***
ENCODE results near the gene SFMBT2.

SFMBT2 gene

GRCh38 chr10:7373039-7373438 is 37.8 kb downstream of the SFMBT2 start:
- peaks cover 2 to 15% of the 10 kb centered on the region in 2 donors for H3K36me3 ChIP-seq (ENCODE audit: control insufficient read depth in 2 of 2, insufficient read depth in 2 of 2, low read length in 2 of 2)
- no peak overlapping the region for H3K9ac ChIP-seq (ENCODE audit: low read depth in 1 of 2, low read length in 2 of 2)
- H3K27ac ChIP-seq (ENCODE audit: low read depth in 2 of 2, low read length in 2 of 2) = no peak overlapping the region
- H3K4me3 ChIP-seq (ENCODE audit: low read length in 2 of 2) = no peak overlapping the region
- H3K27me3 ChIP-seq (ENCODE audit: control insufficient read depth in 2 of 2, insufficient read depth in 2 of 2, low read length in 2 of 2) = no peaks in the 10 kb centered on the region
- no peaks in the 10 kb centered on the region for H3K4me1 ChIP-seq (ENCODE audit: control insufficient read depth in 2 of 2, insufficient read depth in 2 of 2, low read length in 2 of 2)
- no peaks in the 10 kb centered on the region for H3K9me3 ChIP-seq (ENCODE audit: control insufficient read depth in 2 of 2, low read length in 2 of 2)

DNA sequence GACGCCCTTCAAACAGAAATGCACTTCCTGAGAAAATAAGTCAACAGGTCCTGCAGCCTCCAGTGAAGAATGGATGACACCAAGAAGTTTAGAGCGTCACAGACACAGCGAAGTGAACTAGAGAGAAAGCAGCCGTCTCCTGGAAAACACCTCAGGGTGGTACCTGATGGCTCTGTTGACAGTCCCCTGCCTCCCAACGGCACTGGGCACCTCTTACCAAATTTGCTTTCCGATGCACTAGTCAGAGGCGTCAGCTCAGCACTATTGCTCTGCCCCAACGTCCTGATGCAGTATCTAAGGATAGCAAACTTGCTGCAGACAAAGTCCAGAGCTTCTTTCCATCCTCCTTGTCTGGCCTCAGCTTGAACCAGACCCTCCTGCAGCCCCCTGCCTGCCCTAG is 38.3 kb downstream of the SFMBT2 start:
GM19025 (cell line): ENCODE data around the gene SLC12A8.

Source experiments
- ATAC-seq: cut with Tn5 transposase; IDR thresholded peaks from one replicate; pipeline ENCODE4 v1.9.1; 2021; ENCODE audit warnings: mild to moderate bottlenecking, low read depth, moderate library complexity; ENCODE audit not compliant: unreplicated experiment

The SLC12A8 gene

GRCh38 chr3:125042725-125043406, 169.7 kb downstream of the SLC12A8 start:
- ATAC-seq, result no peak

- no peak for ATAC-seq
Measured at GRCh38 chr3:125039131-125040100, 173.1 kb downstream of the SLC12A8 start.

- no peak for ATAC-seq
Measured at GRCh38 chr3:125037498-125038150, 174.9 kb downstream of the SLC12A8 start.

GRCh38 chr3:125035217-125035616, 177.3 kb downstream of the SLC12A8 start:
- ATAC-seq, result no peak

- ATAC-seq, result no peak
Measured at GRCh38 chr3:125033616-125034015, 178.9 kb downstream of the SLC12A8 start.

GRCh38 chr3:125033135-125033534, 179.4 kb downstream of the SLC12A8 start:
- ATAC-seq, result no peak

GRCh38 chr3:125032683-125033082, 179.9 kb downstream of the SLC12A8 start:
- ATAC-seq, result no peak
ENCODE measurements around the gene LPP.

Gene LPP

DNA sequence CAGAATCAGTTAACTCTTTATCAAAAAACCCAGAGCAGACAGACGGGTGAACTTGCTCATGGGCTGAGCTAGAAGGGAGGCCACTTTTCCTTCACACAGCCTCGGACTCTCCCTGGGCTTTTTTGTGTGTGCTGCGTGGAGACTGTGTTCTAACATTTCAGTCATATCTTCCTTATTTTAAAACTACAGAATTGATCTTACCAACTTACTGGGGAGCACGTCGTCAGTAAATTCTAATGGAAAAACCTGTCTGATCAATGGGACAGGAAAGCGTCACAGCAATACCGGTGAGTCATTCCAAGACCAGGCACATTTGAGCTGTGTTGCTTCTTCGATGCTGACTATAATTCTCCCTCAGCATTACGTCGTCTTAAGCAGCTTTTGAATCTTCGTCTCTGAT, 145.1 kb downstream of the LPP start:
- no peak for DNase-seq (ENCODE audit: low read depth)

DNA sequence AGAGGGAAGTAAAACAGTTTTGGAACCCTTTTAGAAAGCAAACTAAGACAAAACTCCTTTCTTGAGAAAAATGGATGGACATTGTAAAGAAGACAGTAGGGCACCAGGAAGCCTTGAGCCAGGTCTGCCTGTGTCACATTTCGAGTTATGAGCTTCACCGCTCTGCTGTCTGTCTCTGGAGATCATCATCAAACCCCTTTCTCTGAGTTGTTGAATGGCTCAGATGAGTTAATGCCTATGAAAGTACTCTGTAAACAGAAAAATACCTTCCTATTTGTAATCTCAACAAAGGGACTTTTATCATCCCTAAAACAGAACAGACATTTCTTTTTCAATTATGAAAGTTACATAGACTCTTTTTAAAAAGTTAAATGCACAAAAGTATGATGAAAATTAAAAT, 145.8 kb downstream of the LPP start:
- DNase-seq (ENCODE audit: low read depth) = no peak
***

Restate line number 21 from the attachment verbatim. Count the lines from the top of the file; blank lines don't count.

Measured at GRCh38 chr3:125037498-125038150, 174.9 kb downstream of the SLC12A8 start.